Peirce versus Davidson on metaphorical meaning

Abstract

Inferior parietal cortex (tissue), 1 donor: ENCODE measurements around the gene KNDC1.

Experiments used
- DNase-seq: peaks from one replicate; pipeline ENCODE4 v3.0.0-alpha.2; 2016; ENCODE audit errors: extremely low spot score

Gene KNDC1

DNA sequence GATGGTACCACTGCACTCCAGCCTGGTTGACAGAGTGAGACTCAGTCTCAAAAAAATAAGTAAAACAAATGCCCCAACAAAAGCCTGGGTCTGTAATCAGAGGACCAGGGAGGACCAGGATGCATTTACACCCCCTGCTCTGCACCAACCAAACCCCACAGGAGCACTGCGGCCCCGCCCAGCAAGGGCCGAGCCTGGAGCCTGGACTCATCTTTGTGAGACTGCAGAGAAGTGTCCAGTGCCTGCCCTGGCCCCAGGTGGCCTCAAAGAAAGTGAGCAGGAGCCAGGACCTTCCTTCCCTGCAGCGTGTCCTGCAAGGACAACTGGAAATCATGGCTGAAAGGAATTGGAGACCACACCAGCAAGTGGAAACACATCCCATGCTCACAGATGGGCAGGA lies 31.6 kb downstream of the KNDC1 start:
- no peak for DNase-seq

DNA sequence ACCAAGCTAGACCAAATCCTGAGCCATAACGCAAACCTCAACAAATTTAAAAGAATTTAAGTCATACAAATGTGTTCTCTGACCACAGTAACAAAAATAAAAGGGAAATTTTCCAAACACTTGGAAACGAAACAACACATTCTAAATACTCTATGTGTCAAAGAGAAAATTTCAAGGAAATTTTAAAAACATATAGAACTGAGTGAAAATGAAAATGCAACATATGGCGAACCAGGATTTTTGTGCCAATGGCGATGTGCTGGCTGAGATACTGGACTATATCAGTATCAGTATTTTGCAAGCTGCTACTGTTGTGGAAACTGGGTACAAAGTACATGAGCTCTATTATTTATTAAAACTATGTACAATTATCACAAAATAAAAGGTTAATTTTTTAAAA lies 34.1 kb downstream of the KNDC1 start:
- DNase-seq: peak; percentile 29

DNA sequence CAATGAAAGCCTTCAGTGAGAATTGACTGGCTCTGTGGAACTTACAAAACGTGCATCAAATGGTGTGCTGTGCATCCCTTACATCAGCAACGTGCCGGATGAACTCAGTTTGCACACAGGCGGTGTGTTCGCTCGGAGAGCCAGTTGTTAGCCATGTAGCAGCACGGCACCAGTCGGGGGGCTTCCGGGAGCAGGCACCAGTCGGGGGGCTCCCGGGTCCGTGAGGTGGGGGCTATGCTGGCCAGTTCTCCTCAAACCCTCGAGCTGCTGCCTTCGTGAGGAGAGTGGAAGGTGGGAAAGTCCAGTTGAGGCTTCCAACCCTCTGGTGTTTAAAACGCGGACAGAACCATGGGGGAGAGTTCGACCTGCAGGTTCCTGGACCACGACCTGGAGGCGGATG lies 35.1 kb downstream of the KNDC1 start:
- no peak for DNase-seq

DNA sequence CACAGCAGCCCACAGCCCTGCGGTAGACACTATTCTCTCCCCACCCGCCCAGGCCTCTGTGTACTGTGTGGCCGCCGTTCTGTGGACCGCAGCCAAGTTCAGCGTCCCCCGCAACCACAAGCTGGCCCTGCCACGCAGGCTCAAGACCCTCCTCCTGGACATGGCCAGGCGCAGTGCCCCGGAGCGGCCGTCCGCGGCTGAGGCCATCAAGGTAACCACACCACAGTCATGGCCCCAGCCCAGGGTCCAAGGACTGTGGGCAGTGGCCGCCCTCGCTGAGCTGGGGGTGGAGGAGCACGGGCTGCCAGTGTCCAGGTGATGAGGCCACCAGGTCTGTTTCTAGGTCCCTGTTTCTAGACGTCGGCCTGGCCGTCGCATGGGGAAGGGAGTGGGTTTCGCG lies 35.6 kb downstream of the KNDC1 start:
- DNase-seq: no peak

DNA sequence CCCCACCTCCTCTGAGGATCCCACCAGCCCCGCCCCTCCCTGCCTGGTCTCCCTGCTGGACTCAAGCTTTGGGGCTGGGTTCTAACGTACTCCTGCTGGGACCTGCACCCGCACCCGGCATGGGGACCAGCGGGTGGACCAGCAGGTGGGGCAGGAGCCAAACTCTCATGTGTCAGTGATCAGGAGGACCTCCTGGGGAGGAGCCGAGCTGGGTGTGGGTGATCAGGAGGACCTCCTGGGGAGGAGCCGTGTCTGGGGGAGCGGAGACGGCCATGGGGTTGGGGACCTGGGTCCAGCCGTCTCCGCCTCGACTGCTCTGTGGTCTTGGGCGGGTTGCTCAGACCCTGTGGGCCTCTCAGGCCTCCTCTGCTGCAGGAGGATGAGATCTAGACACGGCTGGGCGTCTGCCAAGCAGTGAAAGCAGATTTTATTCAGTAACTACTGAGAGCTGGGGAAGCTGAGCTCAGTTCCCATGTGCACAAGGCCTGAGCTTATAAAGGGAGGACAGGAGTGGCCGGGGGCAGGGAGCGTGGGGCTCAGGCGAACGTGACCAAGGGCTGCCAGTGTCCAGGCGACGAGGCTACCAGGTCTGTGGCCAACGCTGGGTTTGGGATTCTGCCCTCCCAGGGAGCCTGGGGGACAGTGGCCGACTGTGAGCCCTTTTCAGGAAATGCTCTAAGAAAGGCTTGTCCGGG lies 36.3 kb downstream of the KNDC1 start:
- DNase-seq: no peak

That a distinction can be drawn between the literal meaning of a metaphorical expression and its metaphorical meaning is assumed by a number of philosophical theories of metaphor, such as so-called comparison theories. These views descend from Aristotle and typically regard the metaphorical meaning of a metaphorical expression to be the literal meaning of a corresponding simile.1 “Man is a lion” literally means something that is clearly false, while “Man is a lion” metaphorically means something that may be true—man is like a lion. Max Black’s (1962) “interaction” theory also affirms the distinction and remains popular, including among some Peirce scholars whom I will discuss. But Donald Davidson has been ..
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